Martin Keller, ORNL's Associate Laboratory Director for Biological and Environmental Sciences, has responsibility for two research divisions (Biosciences and Environmental Sciences) and four research centers (the BioEnergy Science Center, the Center for BioEnergy Sustainability, the Center for Molecular Biophysics and the Center for Structural Molecular Biology). Keller came to his current position from his previous role as Director of the lab's Biosciences Division. We asked Keller about his organization's role in addressing some of the Department of Energy's key research challenges.
You spent a number of years working in the private sector. How does that experience compare with working at a national lab?
I spent ten years working at a biology company that started with 6 or 7 people and grew to about 400. The major difference between that company and a national laboratory is that things move faster in an organization that small. On the other hand, small companies are often preoccupied with intellectual property, so it's hard to publish an abstract or make a presentation at a meeting without having to deal with intellectual property concerns. These concerns can slow down both communication and the scientific process. In most respects, research in the national laboratories is much like that in private companies, except the "R" in "R&D" is bigger. We do more research and less development. That's a good thing. I'm a supporter of targeted fundamental research. We need to understand fundamental science to enable the development of new processes.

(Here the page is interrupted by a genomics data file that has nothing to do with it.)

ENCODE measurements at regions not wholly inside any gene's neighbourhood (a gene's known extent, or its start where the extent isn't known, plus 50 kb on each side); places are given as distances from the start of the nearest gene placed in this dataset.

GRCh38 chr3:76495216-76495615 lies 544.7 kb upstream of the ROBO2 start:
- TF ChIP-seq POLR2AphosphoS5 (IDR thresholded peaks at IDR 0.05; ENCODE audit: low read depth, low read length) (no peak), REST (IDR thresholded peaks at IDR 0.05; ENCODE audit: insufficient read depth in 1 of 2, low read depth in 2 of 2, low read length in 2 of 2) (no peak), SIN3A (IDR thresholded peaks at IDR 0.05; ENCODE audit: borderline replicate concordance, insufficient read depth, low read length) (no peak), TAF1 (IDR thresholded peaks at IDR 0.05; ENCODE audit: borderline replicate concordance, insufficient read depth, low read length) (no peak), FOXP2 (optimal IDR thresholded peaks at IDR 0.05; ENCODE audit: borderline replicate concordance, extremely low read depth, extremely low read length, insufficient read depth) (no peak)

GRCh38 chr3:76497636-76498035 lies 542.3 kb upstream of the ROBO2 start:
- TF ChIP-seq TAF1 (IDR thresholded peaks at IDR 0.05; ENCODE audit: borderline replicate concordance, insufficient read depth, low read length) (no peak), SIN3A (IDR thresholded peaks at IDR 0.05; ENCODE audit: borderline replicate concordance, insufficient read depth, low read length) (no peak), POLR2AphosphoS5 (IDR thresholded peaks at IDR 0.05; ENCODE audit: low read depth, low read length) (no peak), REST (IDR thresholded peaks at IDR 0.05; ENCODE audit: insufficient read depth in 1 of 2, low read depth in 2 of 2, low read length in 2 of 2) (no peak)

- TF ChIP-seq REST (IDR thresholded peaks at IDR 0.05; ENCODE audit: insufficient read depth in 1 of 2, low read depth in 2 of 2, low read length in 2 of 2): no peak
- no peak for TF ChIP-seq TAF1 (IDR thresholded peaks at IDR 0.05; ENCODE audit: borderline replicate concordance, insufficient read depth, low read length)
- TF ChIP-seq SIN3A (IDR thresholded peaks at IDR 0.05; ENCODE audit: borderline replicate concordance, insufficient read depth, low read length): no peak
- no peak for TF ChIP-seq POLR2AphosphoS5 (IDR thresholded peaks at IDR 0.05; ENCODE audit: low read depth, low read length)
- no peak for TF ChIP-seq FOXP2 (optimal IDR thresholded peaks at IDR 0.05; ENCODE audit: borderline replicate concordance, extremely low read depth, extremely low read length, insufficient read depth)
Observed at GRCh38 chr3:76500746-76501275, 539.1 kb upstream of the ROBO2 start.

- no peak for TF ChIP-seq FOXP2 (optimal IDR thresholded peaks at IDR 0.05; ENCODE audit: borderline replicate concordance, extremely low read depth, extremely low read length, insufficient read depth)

What initially attracted you to ORNL's biosciences program?
After ten years in the biotechnology industry, I thought that it was time to move on. I had a couple of opportunities to go back to academics or to other biotech companies, but I decided to come to ORNL because a national laboratory is the only place where researchers can work across the range of disciplines necessary to rapidly advance science. ORNL can bring together specialists in sustainability, biochemistry, materials research, computer modeling and other areas to address issues. That breadth of capabilities is not present in most other organizations.
Your organization is involved in interdisciplinary research across the laboratory. What benefits does this approach to R&D provide?
Let's take carbon fiber as an example. Carbon fiber can be produced from lignin, a byproduct of biofuel production. Carbon fiber can be used to create lightweight, high-strength components like body panels for cars, so there's a lot of interest in finding a way to produce high-quality, low-cost carbon fiber derived from lignin. If we kept each research discipline related to the production and use of carbon fiber in its own little stovepipe, we would miss the opportunities for synergies among these disciplines that might completely change our business model. We have scientists who know how to create carbon fiber from lignin, but they would like the lignin to have different properties that would result in better carbon fiber. We also have plant biologists who can manipulate the genetics of plants to produce very different lignin structures, but they are unfamiliar with what is required to produce high-quality carbon fiber. Neither group working individually can solve the problem; however, when we bring these two groups together, we can advance the technology.